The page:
Sunday, October 18, 2009

Pos .Net Series, Post #12 – Sample Check (Cheque) Scanner Application

This is the twelfth post in a series on Pos .Net. You can find the first post here, or see all the posts here. You can get the sample code for this post here.

I have created a sample application for integrating to a Pos .Net CheckScanner device. While this code is only a sample, I think it will be useful as the CheckScanner is one of the more complex Pos .Net devices and has a relatively ugly programmatic interface.

If you are going to integrate to a CheckScanner device in your application you must read the section of the Pos .Net SDK help that begins

“The basic programming model for the CheckScanner interface is as follows:”

Without reading that, you are likely to make mistakes. For example, the interface for the device has a RetrieveImage method and an ImageData property. It would make sense that calling RetrieveImage would fill the ImageData property (although a return value from the method would have been better)… and it does, but not synchronously.

This means if you immediately follow your call RetrieveImage with a call to the get accessor of the ImageData property you will likely get only a partial image, no data, or an error. One poster in the Pos .Net forum had exactly this problem.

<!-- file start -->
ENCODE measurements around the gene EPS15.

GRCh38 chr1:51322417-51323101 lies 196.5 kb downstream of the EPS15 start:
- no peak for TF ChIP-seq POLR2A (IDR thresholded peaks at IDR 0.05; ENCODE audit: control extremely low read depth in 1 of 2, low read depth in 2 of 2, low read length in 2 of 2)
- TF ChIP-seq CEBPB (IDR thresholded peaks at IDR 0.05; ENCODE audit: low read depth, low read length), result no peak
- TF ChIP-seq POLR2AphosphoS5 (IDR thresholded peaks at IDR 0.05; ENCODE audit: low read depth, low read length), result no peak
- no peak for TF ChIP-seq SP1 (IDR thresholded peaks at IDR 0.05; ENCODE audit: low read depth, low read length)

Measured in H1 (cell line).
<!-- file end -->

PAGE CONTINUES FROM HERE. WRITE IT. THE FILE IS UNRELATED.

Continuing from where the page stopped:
There are other issues too, such as when to call RetrieveImage, and how to write your code so it works with devices that require an explicit BeginInsertion/EndInsertion/BeginRemoval/EndRemoval and those that don’t (always use those methods, you can’t tell if the device needs them or not, and they should be harmless when called on a device that doesn’t need them). There can also be issued with error handling around the insert and remove methods, and which state the device is left in in the event of an error… again the ‘programming model’ section of the CheckScanner class documentation talks about these issues.

The sample I’ve posted is very simple, it doesn’t deal with storing images in the device or with performing validation/MICR reads at the same time as the scan but it will demonstrate how to simply capture the image of the scanned document without any major issues.

If you find this sample helpful, please leave a comment.


  1. Thanks for the post. I will test it against my MICRimage and let you know the results.

  2. hi
    thanks a billion!
    i couldnt find any code anywhere, and your code got me started
    god bless ya!
    btw, might you have any MICR reading code anywhere?

    1. Hi,

      Glad it helped ! I don't have any sample code handy just now, but if I'm able to pull something together I'll post it for you.